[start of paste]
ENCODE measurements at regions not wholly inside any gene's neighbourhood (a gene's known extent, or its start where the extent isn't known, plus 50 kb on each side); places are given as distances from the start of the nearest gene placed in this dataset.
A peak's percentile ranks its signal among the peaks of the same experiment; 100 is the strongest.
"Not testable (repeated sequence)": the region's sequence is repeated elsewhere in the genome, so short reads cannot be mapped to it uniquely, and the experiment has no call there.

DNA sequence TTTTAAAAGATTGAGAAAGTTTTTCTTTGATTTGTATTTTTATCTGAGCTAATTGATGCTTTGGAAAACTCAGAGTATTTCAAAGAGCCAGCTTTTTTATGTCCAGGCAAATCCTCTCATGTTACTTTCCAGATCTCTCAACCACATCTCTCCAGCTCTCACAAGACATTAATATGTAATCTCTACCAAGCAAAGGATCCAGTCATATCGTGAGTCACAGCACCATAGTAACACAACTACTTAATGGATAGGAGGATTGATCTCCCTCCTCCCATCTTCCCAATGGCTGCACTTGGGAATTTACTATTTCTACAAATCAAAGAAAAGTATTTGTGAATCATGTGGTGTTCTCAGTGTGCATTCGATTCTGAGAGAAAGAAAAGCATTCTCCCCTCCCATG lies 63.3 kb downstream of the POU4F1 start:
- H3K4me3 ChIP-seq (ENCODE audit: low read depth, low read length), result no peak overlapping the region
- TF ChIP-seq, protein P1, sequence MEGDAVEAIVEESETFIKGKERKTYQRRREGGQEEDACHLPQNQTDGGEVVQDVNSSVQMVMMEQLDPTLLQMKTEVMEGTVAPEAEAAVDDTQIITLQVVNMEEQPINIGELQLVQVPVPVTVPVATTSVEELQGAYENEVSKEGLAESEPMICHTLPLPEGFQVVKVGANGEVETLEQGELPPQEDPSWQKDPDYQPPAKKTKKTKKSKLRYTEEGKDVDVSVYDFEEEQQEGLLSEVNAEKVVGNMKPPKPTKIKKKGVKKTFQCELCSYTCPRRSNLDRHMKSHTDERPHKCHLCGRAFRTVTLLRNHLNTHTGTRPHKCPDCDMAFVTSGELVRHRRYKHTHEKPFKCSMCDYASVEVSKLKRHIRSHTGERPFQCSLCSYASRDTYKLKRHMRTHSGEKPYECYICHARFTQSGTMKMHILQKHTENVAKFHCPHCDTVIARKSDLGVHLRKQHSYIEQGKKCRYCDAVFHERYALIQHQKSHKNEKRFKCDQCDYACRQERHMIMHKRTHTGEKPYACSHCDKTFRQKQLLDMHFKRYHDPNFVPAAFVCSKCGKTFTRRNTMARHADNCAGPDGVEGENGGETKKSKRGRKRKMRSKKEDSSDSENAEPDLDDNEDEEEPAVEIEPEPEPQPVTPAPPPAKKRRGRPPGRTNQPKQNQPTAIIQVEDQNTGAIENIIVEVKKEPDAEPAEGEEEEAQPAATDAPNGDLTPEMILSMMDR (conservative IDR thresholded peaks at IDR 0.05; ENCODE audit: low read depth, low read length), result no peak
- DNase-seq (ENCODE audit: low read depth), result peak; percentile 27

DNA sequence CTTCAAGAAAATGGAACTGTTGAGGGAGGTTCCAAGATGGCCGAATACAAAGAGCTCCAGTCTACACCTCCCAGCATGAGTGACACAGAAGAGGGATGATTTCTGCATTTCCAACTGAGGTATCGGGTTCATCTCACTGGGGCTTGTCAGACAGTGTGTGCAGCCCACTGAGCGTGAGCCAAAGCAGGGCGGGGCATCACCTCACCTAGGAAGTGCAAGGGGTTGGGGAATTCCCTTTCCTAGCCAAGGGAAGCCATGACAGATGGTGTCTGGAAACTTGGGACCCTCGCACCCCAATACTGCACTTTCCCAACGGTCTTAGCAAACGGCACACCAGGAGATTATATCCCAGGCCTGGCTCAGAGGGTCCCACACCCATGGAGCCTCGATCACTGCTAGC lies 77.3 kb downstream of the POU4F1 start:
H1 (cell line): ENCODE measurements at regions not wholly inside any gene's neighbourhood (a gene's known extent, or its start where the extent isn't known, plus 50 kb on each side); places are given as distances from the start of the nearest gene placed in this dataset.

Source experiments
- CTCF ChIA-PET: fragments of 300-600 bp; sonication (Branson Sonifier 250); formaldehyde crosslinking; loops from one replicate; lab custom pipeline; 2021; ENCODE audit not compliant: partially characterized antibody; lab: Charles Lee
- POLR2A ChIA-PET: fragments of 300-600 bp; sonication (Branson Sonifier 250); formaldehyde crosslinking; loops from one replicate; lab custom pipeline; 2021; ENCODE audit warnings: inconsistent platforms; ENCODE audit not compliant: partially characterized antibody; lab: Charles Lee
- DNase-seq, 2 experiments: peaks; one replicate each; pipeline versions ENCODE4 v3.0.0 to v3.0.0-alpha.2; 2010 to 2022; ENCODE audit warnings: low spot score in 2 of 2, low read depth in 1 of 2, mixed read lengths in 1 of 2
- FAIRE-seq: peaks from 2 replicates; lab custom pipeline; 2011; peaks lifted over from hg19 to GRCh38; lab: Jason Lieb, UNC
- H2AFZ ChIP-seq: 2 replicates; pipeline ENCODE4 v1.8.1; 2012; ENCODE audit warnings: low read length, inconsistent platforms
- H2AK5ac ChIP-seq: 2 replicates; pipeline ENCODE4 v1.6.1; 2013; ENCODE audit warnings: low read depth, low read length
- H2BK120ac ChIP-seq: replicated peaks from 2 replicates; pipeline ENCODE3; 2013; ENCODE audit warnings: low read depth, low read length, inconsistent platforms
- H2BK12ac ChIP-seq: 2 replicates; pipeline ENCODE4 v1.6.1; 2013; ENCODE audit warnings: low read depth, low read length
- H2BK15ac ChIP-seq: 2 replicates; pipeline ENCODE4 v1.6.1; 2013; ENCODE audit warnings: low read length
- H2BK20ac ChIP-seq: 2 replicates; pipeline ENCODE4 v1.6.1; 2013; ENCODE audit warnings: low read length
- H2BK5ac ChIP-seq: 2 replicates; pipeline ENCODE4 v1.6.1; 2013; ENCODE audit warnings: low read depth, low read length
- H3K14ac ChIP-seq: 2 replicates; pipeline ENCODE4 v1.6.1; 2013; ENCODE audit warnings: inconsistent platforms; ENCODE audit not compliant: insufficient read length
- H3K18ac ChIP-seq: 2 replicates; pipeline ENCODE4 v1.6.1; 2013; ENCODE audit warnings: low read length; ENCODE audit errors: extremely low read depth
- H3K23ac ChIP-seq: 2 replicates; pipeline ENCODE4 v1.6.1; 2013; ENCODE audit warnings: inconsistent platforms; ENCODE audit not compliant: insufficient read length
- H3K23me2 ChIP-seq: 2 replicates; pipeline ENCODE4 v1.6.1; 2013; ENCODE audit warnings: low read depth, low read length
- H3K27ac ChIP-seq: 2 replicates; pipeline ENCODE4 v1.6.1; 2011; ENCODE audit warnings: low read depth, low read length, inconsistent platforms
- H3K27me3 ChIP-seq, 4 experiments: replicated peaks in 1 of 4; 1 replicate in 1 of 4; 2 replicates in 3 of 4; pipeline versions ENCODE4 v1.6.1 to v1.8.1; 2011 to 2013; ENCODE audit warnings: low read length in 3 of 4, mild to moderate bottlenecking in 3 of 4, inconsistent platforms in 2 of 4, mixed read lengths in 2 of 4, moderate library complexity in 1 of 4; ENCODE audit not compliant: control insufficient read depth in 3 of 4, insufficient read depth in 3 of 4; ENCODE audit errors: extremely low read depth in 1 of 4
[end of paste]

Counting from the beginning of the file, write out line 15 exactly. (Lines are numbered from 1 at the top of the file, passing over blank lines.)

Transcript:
- H2AFZ ChIP-seq: 2 replicates; pipeline ENCODE4 v1.8.1; 2012; ENCODE audit warnings: low read length, inconsistent platforms